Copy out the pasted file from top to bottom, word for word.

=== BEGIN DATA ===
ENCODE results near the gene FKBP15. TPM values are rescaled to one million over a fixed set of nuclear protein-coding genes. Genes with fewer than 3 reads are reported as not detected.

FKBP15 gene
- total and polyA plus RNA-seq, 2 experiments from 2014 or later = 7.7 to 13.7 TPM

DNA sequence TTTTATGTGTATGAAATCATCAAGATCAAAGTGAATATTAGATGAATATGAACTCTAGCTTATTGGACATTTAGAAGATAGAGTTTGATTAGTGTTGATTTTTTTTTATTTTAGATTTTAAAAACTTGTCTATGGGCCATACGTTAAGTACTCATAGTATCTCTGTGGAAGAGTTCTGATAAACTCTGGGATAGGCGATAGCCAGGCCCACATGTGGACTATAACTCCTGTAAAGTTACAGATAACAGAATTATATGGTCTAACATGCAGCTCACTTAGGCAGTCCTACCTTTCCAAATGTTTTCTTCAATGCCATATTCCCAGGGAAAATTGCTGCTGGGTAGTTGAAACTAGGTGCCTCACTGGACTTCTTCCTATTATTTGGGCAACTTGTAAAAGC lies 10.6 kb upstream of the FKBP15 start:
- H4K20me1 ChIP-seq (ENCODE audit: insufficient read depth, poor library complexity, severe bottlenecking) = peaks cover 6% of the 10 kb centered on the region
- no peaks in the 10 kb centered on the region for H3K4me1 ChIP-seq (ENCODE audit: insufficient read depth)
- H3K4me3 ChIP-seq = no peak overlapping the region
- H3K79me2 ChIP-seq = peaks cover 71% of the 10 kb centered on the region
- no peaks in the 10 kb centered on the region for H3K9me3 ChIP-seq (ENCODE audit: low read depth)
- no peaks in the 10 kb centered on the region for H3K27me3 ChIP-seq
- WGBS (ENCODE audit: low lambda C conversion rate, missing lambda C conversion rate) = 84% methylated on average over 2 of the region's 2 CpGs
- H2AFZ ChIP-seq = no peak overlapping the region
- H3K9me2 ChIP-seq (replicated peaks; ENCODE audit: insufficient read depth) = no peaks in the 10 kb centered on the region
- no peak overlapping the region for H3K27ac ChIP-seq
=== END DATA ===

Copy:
ENCODE results near the gene FKBP15. TPM values are rescaled to one million over a fixed set of nuclear protein-coding genes. Genes with fewer than 3 reads are reported as not detected.

FKBP15 gene
- total and polyA plus RNA-seq, 2 experiments from 2014 or later = 7.7 to 13.7 TPM

DNA sequence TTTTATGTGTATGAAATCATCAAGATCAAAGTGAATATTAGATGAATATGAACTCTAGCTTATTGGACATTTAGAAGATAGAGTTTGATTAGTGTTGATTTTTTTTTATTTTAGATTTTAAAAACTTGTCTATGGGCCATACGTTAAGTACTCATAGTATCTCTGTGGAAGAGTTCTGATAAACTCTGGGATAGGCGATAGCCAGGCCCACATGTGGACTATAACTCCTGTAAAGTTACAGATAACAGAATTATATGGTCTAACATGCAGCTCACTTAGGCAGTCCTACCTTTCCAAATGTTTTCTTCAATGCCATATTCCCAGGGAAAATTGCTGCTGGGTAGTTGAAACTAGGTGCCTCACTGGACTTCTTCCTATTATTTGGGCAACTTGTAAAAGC lies 10.6 kb upstream of the FKBP15 start:
- H4K20me1 ChIP-seq (ENCODE audit: insufficient read depth, poor library complexity, severe bottlenecking) = peaks cover 6% of the 10 kb centered on the region
- no peaks in the 10 kb centered on the region for H3K4me1 ChIP-seq (ENCODE audit: insufficient read depth)
- H3K4me3 ChIP-seq = no peak overlapping the region
- H3K79me2 ChIP-seq = peaks cover 71% of the 10 kb centered on the region
- no peaks in the 10 kb centered on the region for H3K9me3 ChIP-seq (ENCODE audit: low read depth)
- no peaks in the 10 kb centered on the region for H3K27me3 ChIP-seq
- WGBS (ENCODE audit: low lambda C conversion rate, missing lambda C conversion rate) = 84% methylated on average over 2 of the region's 2 CpGs
- H2AFZ ChIP-seq = no peak overlapping the region
- H3K9me2 ChIP-seq (replicated peaks; ENCODE audit: insufficient read depth) = no peaks in the 10 kb centered on the region
- no peak overlapping the region for H3K27ac ChIP-seq